• Chemistry - Grade: 11 or 12

    Chemistry offers the same basics as Honors chemistry but at a more non-mathematical, conceptual level. Students in this course typically have good math skills and a moderate interest in science and its applications
  • Honors Chemistry - Grade: 11 or 12

    Honors chemistry offers the student an opportunity to demonstrate her math skills and memorize and apply fundamental chemical concepts. These concepts include, but are not limited to, the use of Periodic Table, acid/base chemistry, nomenclature and stoichiometry. Students in the class typically have strong math skills and a high level of interest in science.
  • AP Chemistry - Grade: 11 or 12

    The AP Chemistry course is designed to be the equivalent of the first-year college general chemistry course. Students in such a course will attain a depth of understanding of fundamentals and a reasonable competence in dealing with chemical problems. The course contributes to the development of the students’ abilities to think clearly and to express their ideas, orally and in writing, with clarity and logic. The AP course in general chemistry differs qualitatively from the usual first secondary school course in chemistry with respect to the kind of textbook used, the topics covered, the emphasis on chemical calculations and the mathematical formulation of principles, and the kind of laboratory work done by students. Quantitative differences appear in the number of topics treated, the time spent on the course by students, and the nature and the variety of experiments done in the laboratory.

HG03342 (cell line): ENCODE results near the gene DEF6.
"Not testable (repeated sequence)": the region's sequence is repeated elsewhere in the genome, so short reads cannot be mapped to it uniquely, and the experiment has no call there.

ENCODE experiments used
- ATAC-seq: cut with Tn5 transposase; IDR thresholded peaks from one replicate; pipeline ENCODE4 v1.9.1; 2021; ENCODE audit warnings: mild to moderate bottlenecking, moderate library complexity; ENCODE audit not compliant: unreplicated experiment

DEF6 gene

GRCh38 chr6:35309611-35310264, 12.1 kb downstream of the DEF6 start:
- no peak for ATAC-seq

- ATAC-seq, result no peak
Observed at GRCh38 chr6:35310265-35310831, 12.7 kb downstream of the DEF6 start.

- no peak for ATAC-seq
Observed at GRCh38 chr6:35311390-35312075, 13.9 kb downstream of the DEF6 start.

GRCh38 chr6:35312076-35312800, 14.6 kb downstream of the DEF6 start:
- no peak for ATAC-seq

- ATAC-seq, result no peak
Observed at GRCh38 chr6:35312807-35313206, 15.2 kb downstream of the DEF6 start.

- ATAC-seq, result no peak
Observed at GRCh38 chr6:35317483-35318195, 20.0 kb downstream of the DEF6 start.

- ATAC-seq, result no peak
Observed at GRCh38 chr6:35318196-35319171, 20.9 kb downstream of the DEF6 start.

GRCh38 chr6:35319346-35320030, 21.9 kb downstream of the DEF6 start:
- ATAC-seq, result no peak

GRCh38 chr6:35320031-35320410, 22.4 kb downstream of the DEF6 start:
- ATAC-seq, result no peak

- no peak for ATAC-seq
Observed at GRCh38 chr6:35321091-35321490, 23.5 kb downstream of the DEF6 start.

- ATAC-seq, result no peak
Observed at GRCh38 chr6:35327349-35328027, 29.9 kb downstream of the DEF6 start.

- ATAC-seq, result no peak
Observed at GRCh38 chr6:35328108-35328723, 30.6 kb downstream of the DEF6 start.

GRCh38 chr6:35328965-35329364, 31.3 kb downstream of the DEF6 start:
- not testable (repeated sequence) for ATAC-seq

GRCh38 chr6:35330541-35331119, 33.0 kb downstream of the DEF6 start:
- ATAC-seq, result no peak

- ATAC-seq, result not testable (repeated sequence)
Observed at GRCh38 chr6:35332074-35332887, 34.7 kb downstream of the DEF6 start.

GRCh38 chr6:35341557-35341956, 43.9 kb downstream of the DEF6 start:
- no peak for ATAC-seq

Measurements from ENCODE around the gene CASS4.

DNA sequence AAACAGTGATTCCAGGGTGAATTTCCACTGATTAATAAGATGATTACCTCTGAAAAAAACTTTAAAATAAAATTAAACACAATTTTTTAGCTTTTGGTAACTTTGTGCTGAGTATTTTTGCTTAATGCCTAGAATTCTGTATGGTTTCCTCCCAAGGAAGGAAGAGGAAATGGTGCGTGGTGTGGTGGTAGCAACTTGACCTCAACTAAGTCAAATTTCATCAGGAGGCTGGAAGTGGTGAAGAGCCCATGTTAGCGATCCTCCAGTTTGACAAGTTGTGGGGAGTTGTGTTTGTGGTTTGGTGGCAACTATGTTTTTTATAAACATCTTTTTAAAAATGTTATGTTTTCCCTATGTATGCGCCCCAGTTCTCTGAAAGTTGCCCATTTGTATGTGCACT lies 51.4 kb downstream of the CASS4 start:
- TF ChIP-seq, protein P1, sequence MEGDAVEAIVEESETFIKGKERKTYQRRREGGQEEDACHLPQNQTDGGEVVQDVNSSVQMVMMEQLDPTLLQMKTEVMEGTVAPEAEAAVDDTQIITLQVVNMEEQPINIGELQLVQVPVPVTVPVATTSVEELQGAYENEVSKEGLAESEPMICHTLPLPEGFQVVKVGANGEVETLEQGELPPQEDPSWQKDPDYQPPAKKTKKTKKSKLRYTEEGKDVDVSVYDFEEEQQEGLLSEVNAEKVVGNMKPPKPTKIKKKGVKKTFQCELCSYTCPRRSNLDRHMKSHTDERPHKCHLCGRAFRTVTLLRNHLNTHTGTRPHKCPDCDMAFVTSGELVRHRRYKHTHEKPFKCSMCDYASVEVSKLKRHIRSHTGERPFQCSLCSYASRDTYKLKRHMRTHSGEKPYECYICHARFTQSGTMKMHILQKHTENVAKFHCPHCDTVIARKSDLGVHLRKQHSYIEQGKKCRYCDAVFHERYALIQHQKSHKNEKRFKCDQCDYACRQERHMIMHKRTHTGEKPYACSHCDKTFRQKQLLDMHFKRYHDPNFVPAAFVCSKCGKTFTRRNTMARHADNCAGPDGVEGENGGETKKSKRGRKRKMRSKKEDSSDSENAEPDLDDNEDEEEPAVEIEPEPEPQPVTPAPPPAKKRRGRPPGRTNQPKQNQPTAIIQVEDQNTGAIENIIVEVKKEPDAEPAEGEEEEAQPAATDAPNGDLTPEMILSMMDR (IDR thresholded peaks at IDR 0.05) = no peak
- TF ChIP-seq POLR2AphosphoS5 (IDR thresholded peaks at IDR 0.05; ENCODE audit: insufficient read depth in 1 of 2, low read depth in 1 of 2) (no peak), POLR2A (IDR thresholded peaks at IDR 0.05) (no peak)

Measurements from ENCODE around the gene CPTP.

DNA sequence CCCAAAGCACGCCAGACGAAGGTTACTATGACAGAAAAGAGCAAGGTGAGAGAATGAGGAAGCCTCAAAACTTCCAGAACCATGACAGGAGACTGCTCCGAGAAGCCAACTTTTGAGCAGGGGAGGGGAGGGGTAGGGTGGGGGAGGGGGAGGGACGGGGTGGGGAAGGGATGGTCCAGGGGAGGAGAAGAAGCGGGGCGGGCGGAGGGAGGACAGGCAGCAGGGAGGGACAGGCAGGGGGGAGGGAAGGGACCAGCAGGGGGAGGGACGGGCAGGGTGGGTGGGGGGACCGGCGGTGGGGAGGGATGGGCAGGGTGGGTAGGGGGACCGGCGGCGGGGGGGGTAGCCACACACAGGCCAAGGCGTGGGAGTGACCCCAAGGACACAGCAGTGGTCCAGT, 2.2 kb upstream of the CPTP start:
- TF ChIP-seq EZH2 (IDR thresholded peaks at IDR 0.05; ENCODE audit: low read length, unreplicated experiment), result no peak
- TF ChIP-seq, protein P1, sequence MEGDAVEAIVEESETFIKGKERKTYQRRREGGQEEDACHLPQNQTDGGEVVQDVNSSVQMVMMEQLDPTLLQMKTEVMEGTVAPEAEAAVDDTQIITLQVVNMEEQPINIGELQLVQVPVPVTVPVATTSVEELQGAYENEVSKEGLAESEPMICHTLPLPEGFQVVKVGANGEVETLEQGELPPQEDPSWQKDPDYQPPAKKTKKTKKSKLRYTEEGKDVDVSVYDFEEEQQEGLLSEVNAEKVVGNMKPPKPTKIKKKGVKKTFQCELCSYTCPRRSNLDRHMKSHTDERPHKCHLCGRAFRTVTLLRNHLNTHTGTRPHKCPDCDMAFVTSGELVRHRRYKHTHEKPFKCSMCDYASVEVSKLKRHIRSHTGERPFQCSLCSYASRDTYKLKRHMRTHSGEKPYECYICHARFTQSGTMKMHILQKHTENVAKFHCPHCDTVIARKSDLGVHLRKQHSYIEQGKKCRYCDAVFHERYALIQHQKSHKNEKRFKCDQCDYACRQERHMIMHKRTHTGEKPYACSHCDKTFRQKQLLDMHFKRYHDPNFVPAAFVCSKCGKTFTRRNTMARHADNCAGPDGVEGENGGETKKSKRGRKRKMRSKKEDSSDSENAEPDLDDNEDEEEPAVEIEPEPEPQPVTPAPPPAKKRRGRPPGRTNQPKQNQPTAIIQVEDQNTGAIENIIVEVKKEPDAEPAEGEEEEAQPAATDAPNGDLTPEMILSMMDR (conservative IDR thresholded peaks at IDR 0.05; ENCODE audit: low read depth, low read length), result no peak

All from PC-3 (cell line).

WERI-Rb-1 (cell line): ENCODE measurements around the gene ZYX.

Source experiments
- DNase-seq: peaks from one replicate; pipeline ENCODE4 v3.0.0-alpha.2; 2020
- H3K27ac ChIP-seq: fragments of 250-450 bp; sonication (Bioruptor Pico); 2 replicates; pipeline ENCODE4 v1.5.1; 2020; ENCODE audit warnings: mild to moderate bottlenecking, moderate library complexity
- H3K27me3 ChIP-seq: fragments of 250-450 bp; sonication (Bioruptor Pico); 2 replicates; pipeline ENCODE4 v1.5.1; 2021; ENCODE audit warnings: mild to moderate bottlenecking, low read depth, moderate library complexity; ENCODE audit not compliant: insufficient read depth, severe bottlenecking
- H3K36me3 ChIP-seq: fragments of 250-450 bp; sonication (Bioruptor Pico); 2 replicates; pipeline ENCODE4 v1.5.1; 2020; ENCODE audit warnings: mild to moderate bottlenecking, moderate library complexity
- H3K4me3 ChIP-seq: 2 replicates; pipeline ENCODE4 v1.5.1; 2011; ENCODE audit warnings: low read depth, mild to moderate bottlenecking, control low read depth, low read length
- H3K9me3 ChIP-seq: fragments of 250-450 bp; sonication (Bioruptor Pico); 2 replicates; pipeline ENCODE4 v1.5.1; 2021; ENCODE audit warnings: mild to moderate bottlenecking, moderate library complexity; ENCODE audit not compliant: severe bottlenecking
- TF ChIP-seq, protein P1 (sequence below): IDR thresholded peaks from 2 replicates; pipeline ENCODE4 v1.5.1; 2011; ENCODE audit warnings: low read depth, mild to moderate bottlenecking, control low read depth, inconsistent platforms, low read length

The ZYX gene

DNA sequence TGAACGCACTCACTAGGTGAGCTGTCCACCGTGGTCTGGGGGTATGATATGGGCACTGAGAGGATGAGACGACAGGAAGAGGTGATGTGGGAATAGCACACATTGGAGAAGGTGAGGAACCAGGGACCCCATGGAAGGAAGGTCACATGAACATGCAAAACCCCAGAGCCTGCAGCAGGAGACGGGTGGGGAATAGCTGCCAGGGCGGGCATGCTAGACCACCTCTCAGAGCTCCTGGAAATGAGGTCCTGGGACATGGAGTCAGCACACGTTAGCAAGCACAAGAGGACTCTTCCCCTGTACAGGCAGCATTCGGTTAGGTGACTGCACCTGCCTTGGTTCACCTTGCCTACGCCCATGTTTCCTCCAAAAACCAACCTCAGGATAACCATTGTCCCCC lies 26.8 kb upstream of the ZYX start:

• Physics 9/10 - Grade: 9 or 10

    This course will cover motion, Newton’s Laws of motion, momentum, energy, electrostatics, electricity, magnetism, waves, sound and light. Emphasis placed on the concepts of physics with mathematical equations as guides to these concepts.
  • Physics 11/12 - Grade: 11 or 12

    This course will cover motion, Newton’s Laws of motion, momentum, energy, electrostatics, electricity, magnetism, waves, sound and light. This course is geared to the older student that wants to learn physics without all the difficult problem solving that goes along with physics.
  • Honors Physics - Grade: 10-12

    This fast paced physics course will cover motion, one and two dimensional motion, Newton’s Laws of motion, momentum, energy, electrostatics, electricity, magnetism, waves, sound and light. This course is very math oriented and requires both algebra and trigonometry to master.
  • AP Physics 1 - Grade: 11 or 12

    AP Physics 1 is an algebra-based introductory college level physics course, first semester. This inquiry based class will encompass kinematics 1D and 2D, dynamics, circular motion, simple harmonic motion, impulse and momentum, work and energy, rotational mechanics, electrostatics, simple DC circuits and sound waves. The class will emphasize learning physics through inquiry labs. Students will be expected to meet with this class once a week during an extra help that will be determined by the teacher. Students are required to take the AP exam in May. Prerequisites: Teacher recommendation.
  • AP Physics 2 - Grade 11 or 12

    AP Physics 2 is an algebra-based introductory college level physics course, second semester. This inquiry based class will explore fluids, thermodynamics, electrical force, electric circuits, magnetism, electromagnetism, geometric and physical optics, quantum physics and nuclear physics. Students will be expected to meet with this class once a week during an extra help that will be determined by the teacher. Students are required to take the AP exam in May. Prerequisites: teacher recommendation.